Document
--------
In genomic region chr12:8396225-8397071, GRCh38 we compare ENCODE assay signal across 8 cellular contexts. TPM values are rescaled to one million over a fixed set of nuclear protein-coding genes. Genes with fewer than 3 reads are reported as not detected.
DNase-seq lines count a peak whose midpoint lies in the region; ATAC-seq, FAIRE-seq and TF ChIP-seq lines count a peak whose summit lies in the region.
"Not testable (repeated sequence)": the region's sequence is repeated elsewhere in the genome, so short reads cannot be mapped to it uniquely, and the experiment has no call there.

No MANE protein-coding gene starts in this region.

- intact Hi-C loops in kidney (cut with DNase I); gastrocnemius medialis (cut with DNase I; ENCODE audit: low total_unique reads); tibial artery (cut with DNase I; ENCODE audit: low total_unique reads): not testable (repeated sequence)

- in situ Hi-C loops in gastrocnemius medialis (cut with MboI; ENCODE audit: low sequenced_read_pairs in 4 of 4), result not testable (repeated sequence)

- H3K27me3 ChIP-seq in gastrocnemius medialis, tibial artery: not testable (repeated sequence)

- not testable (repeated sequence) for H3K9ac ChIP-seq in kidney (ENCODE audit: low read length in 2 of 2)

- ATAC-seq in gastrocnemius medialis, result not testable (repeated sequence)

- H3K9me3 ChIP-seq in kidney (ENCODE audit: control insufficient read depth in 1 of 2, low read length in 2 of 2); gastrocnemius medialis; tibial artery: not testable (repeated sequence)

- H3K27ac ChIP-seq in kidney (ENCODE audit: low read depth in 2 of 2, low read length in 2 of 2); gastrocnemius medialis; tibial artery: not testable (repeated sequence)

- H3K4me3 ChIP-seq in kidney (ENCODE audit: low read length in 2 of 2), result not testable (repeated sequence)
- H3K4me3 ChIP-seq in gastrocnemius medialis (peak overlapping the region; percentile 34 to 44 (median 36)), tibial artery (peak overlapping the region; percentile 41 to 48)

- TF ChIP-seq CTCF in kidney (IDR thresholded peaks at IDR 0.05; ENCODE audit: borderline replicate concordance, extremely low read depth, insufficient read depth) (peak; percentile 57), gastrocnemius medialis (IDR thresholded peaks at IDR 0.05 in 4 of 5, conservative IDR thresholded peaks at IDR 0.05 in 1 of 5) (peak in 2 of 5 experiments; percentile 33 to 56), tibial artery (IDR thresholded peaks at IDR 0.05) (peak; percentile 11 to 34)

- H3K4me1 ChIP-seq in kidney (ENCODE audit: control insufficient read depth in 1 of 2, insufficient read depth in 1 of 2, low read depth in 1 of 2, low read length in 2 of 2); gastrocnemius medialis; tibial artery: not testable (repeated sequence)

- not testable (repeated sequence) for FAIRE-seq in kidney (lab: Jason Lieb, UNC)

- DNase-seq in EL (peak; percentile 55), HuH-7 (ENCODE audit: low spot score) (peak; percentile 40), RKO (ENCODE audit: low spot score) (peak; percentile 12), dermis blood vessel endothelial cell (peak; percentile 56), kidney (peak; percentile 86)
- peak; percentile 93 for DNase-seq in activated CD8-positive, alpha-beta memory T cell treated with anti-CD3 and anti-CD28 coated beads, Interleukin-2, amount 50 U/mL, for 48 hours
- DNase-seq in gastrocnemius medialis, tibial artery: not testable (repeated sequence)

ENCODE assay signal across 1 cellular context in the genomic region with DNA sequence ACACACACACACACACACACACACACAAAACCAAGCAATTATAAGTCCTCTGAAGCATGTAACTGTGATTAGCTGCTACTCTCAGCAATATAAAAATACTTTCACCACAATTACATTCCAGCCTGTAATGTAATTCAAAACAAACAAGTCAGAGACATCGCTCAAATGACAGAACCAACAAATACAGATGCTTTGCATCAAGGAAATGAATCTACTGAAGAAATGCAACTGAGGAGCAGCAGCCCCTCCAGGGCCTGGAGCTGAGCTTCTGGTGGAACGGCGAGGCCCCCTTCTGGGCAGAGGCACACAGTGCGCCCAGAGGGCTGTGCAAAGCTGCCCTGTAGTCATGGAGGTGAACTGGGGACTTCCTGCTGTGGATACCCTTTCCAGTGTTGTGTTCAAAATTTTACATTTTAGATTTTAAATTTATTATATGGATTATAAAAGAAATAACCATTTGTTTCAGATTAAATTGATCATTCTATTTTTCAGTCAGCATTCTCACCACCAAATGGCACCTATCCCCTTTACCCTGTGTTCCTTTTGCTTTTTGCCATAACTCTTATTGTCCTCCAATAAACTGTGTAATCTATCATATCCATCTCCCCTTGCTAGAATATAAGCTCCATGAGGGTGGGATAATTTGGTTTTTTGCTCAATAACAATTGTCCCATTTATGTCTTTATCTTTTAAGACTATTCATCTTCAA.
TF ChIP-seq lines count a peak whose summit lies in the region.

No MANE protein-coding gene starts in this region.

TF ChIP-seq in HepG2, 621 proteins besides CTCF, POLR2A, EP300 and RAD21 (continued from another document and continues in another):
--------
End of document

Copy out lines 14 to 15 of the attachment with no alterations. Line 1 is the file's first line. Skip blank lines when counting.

- TF ChIP-seq CTCF in kidney (IDR thresholded peaks at IDR 0.05; ENCODE audit: borderline replicate concordance, extremely low read depth, insufficient read depth) (peak; percentile 57), gastrocnemius medialis (IDR thresholded peaks at IDR 0.05 in 4 of 5, conservative IDR thresholded peaks at IDR 0.05 in 1 of 5) (peak in 2 of 5 experiments; percentile 33 to 56), tibial artery (IDR thresholded peaks at IDR 0.05) (peak; percentile 11 to 34)

- H3K4me1 ChIP-seq in kidney (ENCODE audit: control insufficient read depth in 1 of 2, insufficient read depth in 1 of 2, low read depth in 1 of 2, low read length in 2 of 2); gastrocnemius medialis; tibial artery: not testable (repeated sequence)